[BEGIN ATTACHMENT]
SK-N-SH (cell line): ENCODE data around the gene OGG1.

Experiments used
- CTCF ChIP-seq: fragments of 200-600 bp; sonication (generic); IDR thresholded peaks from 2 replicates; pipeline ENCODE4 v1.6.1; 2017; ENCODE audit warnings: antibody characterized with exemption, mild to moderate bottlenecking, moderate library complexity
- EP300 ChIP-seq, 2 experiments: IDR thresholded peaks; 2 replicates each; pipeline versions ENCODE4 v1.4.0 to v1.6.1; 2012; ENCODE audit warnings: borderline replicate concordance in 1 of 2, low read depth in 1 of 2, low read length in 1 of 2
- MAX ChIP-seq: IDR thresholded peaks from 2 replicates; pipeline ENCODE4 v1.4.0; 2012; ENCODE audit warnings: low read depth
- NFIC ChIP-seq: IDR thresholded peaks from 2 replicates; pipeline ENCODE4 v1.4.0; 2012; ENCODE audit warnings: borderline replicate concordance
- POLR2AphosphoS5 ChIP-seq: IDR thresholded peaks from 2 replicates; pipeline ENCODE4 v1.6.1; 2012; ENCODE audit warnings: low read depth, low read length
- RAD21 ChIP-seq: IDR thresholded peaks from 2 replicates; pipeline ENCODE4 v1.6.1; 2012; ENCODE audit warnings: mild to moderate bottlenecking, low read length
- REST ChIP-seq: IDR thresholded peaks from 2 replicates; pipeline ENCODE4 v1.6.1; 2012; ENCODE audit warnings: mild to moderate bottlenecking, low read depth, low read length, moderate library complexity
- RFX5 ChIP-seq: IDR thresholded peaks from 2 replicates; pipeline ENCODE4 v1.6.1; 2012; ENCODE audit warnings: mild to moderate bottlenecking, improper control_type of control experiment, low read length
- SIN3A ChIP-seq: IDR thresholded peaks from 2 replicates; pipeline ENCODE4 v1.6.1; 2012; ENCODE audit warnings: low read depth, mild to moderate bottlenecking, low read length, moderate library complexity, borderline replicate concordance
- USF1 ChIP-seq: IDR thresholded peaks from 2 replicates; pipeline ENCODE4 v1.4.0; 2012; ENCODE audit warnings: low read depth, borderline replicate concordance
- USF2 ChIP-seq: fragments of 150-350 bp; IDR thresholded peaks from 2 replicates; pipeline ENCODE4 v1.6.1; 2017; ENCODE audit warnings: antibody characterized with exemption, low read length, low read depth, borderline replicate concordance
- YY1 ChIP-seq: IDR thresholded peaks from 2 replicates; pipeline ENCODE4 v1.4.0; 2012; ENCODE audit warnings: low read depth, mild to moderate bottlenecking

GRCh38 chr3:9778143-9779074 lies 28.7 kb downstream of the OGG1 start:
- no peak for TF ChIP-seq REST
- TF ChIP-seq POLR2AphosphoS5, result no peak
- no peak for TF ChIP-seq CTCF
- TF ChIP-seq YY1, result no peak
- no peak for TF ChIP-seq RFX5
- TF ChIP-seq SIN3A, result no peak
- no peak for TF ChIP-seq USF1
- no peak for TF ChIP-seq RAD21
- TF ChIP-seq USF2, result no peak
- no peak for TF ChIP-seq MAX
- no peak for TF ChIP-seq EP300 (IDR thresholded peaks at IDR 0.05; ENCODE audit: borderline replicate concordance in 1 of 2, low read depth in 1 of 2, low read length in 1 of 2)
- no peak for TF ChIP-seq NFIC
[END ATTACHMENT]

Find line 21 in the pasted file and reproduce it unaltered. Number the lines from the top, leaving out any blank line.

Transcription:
- TF ChIP-seq SIN3A, result no peak